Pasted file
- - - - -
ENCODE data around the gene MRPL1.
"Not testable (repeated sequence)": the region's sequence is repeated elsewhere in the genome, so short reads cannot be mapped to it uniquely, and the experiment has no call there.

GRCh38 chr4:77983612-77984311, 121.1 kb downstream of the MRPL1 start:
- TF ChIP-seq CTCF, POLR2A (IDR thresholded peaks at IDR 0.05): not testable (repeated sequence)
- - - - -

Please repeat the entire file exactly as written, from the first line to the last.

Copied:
ENCODE data around the gene MRPL1.
"Not testable (repeated sequence)": the region's sequence is repeated elsewhere in the genome, so short reads cannot be mapped to it uniquely, and the experiment has no call there.

GRCh38 chr4:77983612-77984311, 121.1 kb downstream of the MRPL1 start:
- TF ChIP-seq CTCF, POLR2A (IDR thresholded peaks at IDR 0.05): not testable (repeated sequence)